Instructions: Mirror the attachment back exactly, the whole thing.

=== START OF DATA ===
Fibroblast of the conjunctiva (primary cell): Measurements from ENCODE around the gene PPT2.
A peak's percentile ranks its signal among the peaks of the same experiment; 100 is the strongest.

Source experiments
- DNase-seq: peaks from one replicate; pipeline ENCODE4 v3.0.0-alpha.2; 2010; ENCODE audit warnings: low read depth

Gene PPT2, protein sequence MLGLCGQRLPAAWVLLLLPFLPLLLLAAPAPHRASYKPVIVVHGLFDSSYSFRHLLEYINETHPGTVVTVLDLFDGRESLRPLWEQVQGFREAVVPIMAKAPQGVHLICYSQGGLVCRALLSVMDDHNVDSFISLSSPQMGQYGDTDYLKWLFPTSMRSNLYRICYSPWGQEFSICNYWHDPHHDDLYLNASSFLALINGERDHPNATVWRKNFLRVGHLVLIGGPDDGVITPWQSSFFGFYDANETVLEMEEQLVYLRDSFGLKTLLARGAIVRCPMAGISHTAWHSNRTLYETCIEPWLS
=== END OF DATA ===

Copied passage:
Fibroblast of the conjunctiva (primary cell): Measurements from ENCODE around the gene PPT2.
A peak's percentile ranks its signal among the peaks of the same experiment; 100 is the strongest.

Source experiments
- DNase-seq: peaks from one replicate; pipeline ENCODE4 v3.0.0-alpha.2; 2010; ENCODE audit warnings: low read depth

Gene PPT2, protein sequence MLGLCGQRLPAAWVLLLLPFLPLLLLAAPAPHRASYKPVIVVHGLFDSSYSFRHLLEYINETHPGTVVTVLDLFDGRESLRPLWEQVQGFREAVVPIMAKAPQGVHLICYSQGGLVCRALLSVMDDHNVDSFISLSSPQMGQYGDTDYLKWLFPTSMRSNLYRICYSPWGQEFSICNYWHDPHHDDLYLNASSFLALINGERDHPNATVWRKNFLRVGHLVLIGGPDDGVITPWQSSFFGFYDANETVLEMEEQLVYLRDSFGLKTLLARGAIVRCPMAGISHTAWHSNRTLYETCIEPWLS